The food: oaty bannock bread
On a recent trip to Halifax, Nova Scotia, I ate at McKelvie’s, a fish and seafood restaurant. I’m sorry to say that I found the fish entrées mediocre-tasting and overpriced, but the bread – a slightly sweet, cakey, oaty, raisin-studded variety that I could have eaten all night – was delicious:
Back home in Toronto, I went online to try to find out more about that bread, and came across an unattributed recipe for bannock listed on several aggregate recipe sites, always with the same, rambling explanation about bannock’s origins (which are both Scottish and native North American, apparently), and a mention that the recipe in question produces a bread similar to that served at McKelvie’s in Halifax.
I decided to give it a whirl, but the simple instructions – basically mix, pat into pie tin, bake – made me wonder if a bread-like texture could possibly result, especially when the baked product came out looking like this:
So I hedged my bets and also tried a more complicated recipe for Oat Bannock that called for yeast, kneading, the leaving of dough to rise in a warm place, punching down, etc.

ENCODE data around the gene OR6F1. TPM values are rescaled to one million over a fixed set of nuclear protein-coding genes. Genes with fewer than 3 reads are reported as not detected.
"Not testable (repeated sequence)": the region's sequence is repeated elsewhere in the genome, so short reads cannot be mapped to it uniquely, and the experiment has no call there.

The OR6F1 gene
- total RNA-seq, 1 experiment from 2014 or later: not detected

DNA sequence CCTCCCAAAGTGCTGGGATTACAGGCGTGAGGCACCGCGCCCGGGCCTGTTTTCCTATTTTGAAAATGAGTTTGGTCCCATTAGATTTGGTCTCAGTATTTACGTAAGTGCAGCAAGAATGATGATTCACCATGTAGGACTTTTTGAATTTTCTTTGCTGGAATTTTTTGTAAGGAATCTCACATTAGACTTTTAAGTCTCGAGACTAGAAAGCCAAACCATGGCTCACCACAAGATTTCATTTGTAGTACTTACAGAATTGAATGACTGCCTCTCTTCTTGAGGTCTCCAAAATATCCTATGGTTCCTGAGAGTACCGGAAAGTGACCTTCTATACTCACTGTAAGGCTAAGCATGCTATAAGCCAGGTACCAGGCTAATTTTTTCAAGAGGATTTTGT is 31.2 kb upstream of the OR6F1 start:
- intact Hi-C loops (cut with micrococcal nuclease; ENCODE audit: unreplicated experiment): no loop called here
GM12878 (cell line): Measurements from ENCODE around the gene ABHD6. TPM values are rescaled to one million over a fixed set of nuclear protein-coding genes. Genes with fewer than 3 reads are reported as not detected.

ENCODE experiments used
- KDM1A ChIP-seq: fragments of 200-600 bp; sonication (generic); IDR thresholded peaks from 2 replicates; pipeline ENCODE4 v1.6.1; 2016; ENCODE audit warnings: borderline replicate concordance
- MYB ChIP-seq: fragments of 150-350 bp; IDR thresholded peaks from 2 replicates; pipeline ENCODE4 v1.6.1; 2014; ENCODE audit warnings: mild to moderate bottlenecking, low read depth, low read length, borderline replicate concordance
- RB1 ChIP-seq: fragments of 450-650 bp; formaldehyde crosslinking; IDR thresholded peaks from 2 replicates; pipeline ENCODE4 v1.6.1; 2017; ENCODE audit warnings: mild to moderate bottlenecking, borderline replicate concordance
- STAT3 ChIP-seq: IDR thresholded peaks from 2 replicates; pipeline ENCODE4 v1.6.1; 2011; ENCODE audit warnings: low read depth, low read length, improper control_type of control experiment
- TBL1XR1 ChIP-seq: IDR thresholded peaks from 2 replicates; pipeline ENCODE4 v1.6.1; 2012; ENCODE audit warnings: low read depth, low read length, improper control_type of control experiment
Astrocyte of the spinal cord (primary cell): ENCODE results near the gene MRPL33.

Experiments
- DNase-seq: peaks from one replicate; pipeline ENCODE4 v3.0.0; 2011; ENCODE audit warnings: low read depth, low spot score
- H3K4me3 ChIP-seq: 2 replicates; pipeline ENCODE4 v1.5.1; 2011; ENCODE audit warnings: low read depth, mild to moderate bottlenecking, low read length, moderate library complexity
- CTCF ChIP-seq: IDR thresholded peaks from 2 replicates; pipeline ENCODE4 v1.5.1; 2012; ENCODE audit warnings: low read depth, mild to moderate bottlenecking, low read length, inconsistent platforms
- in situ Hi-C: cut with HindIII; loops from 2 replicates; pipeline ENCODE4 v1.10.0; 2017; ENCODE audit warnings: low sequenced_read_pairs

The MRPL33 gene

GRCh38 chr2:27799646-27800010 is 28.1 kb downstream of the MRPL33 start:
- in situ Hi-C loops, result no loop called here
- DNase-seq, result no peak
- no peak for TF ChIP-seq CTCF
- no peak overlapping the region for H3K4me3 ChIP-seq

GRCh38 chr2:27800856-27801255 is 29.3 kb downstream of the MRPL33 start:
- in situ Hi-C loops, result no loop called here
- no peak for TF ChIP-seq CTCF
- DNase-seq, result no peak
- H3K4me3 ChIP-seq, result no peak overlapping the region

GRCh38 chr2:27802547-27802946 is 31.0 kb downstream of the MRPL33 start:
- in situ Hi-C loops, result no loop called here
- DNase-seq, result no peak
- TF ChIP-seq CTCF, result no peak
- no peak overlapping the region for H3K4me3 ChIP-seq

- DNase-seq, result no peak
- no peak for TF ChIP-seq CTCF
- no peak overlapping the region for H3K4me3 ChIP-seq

The complicated recipe produced a brioche-like bread with a beautiful browned crust and decent texture that looks like a cross between a panettone and something that I’ve come to understand is called Selkirk Bannock:
but I found it too yeasty tasting, no doubt because a) I ineptly handled the dough during the kneading stage, and b) it failed to rise the first time it was supposed to, after I failed to put it in a warm enough place.
The simpler recipe, meanwhile, yielded a bread that did taste much like the one at McKelvie’s (delicious slathered with butter), albeit with a denser texture and crumb.
Possible morals arising from this story (take your pick):
1) simplest is best
2) you CAN believe some of what you read on the internet
3) my hands do not work well with doughs that require handling
4) bread that tastes like cake is good
Oat Bannock, McKelvie’s Style
1 c Whole wheat flour
1/2c All purpose flour
1/2c Rolled oats
2 Tbsp. Sugar, granulated
2 tsp. Baking powder
1/2 tsp. Salt
2 Tbsp. Butter, melted
1/3c Raisins; optional
3/4c Water; approximately
Stir together flours, oats, sugar, baking powder and salt.
Add melted butter, raisins (if using) and water, adding more water if needed to make sticky dough.
With floured hands, pat into greased pie plate.
Bake in 400F oven for 20 to 25 minutes or until browned and tester comes out clean.
Cut into wedges.
VARIATIONS: In place of raisins add chopped dried apricots or fresh berries.